A decade ago, SFR's then-movie writer Emiliano Garcia-Sarnoff wrote a review of High School Musical 3 that still makes me laugh. Titled "Troy and Chad" (Oct. 27, 2008), the review characterized the film not as a prepubescent romp, but rather as "Disney's first movie about gay teenagers struggling with their super-obvious gayness while trying to live double lives as Disney-perfect straight kids." He went on to discuss the film as a serious piece of LGBTQ+ cinema, tongue firmly in cheek—or was it?
I think of this review, and this concept, often: taking a ridiculous and perhaps infantile piece of culture and elevating it to the realm of high art. The act of taking seriously something so un-serious has always appealed to me.
There is no better production to which I could apply this tactic than The Rocky Horror Show, up at the Santa Fe Playhouse through July 1.
For those who somehow don't know what Rocky is, it's a marvelously self-aware 1973 musical by queer folk hero Richard O'Brien that revels in its own campy horribleness as it lampoons the horror films of the first half-ish of the 20th century. The impossibly vanilla Brad (Santiago Baca) and Janet (Grace Lill) get a flat tire in a rainstorm and end up in the castle of Dr. Frank-N-Furter, a mad genderqueer scientist from another planet who has created Rocky (RJ Henkel), a perfect human specimen. Frank opens Brad and Janet's eyes to the concept of doing whatever the fuck you want (particularly sexually). Retro doo-woppy and rock 'n' rolley music plays throughout.
After the release of the movie version in 1975 (featuring the iconic performance of Tim Curry as Frank-N-Furter), it turned into the very definition of "cult classic." Across the country, art house movie theaters still run weekly midnight showings for which regulars dress up and act out the show as it plays on the big screen. For both the movie and the stage versions, the crazier and more brazen the audience, the better the experience is.
Under the co-direction of Michael Blake Oldham and Vaughn Irving, the main players in this cast could not be more enthusiastic, which is a necessity for a successful Rocky. Ghoulish siblings Magenta (Rikki Carroll) and Riff Raff (Mark Westberg), Frank-N-Furter's right-hand twins, are so deeply in their cartooney characters, it was weird to see them act like humans during breaks. Matthew K Gutierrez, who plays both rock 'n' roller Eddie and the benevolent wheelchair-bound Dr. Scott, may be one of the most hilarious people on Santa Fe's stages right now. (When I acted with Gutierrez in 2017's Unnecessary Farce, director Irving actually had to say on multiple occasions: "You're stealing the scene, Matty. Stop being so funny." His impeccable sense of timing and weirdness is present here, too, to delightful effect.)
Which brings us, of course, to Frank-N-Furter himself, a luminous Xavier Visage. About a thousand feet tall and with the quadriceps of a Greek god, Visage was perhaps birthed with the express purpose of playing this role. (I wasn't there, of course, but I can speculate.) Frank makes or breaks the show, and it's positively made here with Visage's effervescent performance and strong vocals. Further, technically, the show is an exciting experiment for the Playhouse: There is essentially no set, just glittery curtains, and narrative work from lighting designer Annie Haynes and master electrician and co-designer Kyra Murzyn turns an empty stage into a forest, a castle and a laboratory. A live band is led by music director Andrew Primm.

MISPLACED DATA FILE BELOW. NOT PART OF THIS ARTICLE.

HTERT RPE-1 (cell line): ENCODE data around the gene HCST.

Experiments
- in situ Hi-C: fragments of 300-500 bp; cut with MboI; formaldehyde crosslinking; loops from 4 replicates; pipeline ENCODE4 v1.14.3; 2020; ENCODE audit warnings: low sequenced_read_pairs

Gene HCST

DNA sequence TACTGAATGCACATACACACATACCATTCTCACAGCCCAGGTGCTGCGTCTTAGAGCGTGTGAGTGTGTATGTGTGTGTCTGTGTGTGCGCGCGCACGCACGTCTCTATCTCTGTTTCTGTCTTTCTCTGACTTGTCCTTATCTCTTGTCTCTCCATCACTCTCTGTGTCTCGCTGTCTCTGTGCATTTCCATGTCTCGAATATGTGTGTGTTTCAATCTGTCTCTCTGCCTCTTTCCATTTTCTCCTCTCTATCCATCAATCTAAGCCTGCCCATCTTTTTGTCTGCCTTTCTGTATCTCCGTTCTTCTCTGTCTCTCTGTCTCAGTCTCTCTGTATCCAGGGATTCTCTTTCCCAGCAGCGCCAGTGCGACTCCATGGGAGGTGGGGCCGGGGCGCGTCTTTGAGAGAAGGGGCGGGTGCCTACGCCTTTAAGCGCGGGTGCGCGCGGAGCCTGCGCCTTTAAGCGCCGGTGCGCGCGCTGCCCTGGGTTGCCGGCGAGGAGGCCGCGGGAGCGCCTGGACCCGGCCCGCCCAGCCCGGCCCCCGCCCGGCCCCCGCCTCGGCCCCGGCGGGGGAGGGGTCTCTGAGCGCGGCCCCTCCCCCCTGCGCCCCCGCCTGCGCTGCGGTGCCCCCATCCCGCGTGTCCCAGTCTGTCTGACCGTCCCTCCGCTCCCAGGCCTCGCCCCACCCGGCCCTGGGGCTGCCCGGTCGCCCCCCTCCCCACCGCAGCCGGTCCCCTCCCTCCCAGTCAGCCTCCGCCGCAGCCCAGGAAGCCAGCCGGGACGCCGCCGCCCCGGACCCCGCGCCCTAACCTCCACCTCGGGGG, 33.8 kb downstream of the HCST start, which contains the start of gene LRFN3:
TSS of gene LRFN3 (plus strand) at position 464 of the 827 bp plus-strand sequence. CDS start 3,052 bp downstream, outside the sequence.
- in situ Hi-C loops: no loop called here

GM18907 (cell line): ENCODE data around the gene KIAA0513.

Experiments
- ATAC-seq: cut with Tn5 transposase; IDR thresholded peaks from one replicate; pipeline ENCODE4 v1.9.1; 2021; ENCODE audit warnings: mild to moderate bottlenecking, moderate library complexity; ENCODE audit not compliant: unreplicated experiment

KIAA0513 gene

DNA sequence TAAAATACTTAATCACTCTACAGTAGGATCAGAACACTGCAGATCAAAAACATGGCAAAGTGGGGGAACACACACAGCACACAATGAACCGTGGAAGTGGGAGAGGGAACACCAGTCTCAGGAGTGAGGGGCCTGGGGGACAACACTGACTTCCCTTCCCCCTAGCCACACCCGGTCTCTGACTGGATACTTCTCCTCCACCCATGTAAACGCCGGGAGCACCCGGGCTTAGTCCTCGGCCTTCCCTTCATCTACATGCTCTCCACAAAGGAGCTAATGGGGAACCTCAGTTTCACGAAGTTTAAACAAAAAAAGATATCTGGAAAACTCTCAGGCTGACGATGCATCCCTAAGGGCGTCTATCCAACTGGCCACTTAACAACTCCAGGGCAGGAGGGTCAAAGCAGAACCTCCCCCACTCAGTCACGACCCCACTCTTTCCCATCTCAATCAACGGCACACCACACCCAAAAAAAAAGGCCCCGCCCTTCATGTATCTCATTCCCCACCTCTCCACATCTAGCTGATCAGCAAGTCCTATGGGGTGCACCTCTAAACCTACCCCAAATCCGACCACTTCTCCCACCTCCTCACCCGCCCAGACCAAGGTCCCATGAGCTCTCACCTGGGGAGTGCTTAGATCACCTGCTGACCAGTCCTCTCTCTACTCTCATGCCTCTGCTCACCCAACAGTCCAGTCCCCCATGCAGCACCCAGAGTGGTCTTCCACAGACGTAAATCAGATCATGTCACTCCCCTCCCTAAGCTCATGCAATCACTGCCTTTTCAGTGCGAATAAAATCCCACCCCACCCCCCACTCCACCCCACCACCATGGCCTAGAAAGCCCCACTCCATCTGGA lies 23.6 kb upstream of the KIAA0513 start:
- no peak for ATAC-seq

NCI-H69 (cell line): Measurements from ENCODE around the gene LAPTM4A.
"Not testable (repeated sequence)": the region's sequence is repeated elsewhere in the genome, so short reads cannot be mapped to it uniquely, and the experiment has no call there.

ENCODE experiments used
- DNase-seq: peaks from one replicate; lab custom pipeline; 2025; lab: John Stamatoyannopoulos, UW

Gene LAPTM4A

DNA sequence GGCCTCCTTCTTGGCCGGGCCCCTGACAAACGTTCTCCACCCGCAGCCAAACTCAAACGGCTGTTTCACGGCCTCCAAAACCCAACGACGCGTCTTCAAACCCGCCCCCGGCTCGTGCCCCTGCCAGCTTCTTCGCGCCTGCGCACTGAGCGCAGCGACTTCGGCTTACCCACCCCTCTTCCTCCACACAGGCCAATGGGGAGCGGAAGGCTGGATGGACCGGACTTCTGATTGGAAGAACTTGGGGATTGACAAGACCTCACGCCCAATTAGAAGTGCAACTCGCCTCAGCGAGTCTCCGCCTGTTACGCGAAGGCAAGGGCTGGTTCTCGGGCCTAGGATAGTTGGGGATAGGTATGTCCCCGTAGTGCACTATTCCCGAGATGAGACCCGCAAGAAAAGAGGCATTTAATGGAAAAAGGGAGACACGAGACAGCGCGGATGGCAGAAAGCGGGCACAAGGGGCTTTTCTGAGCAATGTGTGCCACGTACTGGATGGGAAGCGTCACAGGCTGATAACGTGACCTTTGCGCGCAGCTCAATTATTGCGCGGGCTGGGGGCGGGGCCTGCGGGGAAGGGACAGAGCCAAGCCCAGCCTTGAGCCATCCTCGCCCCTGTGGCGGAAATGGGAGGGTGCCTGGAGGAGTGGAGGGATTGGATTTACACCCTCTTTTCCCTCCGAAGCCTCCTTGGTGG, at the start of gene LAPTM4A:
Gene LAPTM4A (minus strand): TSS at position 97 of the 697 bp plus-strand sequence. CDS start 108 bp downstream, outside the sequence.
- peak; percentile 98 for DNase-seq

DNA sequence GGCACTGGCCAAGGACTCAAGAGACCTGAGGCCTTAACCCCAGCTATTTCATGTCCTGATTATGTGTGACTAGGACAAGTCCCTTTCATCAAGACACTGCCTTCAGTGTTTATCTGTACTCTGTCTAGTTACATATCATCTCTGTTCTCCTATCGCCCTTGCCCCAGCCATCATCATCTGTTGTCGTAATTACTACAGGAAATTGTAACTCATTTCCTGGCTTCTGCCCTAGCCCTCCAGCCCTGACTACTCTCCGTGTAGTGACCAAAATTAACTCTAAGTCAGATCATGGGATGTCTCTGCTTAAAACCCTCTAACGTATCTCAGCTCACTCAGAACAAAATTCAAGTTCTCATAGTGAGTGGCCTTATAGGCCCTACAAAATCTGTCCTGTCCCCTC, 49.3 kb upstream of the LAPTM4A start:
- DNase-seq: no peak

So, all those points are about this particular production. It sounds amazing, it looks fantastic, it's fun and stupid and, once an obnoxious audience is in the seats, it will be a vital piece of summer entertainment.
But what of the thing I said at the beginning—the virtue of regarding something so silly as high art?
At the risk of sounding like a tool: Rocky Horror is perhaps one of the most culturally important pieces of entertainment of the 20th century. In "Over at the Frankenstein Place," Lill's Janet sings in a sweet trill: "In the velvet darkness of the blackest night / Burning bright, there's a guiding star / No matter what or who you are … I can see the flag fly, I can see the rain / Just the same, there has got to be / Something better here for you and me."
Yes, she's talking about a literal castle full of aliens, but what this show has been for anyone on the spectrum of "different"—particularly LGBTQ+ kids—is a beacon showing the way to who you are. There is freedom in absurdity. There is a release in campiness. Somehow, the tighter that corset is laced, the easier it is to breathe; the higher your heels, boy, the closer you are to some kind of divinity. Your masculinity is part of your power, all you queer girls. Your fluidity is what's going to let you slide through adversity and sing and thrive. You need to be weird as hell, and once you embrace that, anything is allowed. Anything is possible.
And at the Santa Fe Playhouse for the next three weeks, you can (and should) do whatever you want. You can (and should) yell obscenities. You can (and should) sing along. Buy a $5 prop bag to be sure you have the right stuff at hand. This is the only way we can transcend the bullshit. You should be too intense.
And honestly, if you don't go overboard, that is when you fuck up. By not living wildly, that is where you fail. Be insane and brave. Have at it. You do you, and gloriously so. We see you, and we're with you. Go.
June 14: Michael Blake Oldham
June 15: Quinn Fontaine (LGBTQ+ Night!)
June 16: Cristina Vigil
June 17: John Hayes
June 21: Stephen Jules Rubin
June 22: SFP Board Member
June 23: Charlotte Jusinski (I get no $$ for this, folks)
June 24: Stephen Rommel
June 28: Bella Gigante
June 29: Barbara Hatch
June 29 Late Show: Vaughn Irving
June 30: Danette Sills
July 1: Michael Blake Oldham